UPDATES FROM FALLON HEALTH
Reopening Massachusetts
In-office care allowed, but telehealth prioritized
Massachusetts residents can go back to receiving routine in-office medical, dental and vision care as of this week, according to guidance from the Massachusetts Executive Office of Health and Human Services (EOHHS), as part of Phase 2 of the state’s reopening plan.

On June 8, EOHHS announced that health care providers may incrementally resume offering in-person elective, non-urgent procedures and services, including routine office visits, dental visits, and vision care. However, providers must remain in compliance with current public health and safety standards.

While EOHHS recommends that patients no longer defer necessary care, the emphasis remains on telehealth as the preferred means of providing that care.

“Telehealth must continue to be utilized and prioritized, whenever feasible and appropriate,” according to the statement. Policy for providing services in person should focus “on high-priority preventive services, pediatric care and immunizations, and urgent procedures that lead to high risk or significant worsening of the patient’s condition if deferred.”

Fallon members can access telehealth services from all network providers that are offering these services. Fallon members who have the Teladoc benefit can also use that service. Fallon is waiving all member cost-sharing for COVID-19 and non-COVID-19 related medically necessary telehealth services, along with telehealth well visits. Members who have the NurseConnect benefit can also use this channel to receive medical services or advice at no cost.
Free webcasts from Worcester Business Journal
Fallon Health is proud to be a presenting sponsor of the  Worcester Business Journal's live webcast series Coping with COVID-19 .

 This free ongoing series is dedicated to answering a broad array of questions about the coronavirus pandemic. Upcoming events require advance registration, but you can view past events on the site.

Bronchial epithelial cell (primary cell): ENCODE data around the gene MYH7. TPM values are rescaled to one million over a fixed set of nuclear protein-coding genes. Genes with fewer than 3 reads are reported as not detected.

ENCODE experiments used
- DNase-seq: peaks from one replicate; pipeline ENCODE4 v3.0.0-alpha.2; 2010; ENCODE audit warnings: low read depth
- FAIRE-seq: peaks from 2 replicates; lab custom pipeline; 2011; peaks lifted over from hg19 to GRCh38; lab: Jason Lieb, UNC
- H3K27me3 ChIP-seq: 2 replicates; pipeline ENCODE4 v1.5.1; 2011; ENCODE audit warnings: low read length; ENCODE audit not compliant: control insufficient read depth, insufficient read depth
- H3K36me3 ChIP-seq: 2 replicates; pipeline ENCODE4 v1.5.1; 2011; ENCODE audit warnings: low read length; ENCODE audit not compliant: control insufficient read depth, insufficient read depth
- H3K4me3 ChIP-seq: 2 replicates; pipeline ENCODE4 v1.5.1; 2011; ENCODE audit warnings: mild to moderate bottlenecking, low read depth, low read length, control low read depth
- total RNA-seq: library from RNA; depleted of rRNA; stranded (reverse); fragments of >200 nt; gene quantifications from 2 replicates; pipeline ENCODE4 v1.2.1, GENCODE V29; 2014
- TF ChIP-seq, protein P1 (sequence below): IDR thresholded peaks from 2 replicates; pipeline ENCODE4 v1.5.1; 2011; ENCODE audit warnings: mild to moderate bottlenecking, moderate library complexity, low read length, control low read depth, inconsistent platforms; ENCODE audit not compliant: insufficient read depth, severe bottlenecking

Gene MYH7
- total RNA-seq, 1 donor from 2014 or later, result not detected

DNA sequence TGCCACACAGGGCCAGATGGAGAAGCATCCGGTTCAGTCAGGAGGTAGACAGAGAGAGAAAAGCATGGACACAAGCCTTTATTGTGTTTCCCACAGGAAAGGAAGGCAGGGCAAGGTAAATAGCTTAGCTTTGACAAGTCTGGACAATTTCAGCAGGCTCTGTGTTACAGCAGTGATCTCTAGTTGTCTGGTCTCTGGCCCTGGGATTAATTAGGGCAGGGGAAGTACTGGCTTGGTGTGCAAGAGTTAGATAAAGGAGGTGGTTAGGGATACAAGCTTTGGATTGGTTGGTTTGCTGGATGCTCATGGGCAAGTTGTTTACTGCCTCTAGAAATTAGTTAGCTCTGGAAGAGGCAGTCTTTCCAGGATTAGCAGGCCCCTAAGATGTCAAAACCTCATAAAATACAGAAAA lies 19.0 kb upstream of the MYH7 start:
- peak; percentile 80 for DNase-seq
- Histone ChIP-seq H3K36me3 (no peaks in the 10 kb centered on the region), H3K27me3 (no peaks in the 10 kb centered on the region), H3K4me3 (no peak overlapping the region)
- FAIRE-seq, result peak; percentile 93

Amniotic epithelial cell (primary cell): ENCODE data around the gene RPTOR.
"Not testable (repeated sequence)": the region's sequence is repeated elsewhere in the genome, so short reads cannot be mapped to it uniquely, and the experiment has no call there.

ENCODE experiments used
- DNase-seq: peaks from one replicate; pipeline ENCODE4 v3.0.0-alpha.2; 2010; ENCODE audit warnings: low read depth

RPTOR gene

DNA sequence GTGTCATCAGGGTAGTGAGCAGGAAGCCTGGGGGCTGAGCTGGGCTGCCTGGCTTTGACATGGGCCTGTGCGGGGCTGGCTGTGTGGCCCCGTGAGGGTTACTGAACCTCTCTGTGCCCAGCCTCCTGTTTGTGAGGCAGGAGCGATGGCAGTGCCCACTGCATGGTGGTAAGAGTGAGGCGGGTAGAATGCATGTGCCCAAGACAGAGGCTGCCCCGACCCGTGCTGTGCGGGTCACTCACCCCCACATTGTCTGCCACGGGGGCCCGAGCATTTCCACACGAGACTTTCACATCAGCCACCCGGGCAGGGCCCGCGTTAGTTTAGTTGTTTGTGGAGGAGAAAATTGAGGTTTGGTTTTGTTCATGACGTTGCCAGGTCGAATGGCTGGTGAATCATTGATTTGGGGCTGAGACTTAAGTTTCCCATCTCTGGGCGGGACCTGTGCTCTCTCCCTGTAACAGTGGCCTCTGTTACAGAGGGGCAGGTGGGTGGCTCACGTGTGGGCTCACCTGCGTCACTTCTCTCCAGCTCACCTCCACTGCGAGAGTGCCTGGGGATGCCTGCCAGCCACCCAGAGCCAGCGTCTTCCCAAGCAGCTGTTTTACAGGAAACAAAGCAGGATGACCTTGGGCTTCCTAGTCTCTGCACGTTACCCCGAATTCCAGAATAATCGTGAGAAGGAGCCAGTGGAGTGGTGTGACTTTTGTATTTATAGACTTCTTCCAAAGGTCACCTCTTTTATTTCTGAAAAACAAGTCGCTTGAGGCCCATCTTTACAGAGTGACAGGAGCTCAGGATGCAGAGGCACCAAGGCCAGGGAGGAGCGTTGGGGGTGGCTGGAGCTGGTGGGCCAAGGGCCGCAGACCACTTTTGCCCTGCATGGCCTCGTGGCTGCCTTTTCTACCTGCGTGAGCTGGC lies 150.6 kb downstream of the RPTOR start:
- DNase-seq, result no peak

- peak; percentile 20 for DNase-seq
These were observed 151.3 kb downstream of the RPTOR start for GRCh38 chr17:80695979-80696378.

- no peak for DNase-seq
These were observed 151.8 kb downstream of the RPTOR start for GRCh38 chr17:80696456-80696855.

Health and wellness
Keep yourself healthy while taking care of others
While becoming a caregiver can be rewarding, it can also be emotionally and physically draining—that’s why it’s especially important to take care of yourself when you’re a caregiver. It can take some planning to be able to find time for yourself while a loved one is ill, but it’s essential to your well-being.

Here are some tips for dealing with caregiver stress :

  • Carve out time to do something for yourself. Take a relaxing bath, go for a walk or practice a quiet meditation. A short nap can help you recharge physically and mentally.

  • Reach out for help. Ask a friend or family member to help with responsibilities such as preparing a meal. Accept an offer of help. Join a support group or reach out to community services.

  • Stay organized. Keep a calendar of upcoming appointments, and have essential contact numbers readily available. Maintain a list of prescription and over-the-counter medications. Record questions and changes in symptoms to report back to the medical team.

  • Manage your emotions, recognizing that frustration and anger are normal feelings. Set realistic goals for what you’re able to provide, and don’t overcommit.

  • Be honest. Acknowledge feelings of being overwhelmed, tired and even resentful. Let the person you’re caring for know how you’re feeling. Holding in frustrations may lead to unwanted arguments or chronic stress. Talk with your doctor to ask for help if you are having difficulty managing stress and responsibilities.
In case you missed it …
Visit our website for previous COVID-19-related messages for employers. We’ve posted PDF versions of the messages for you there.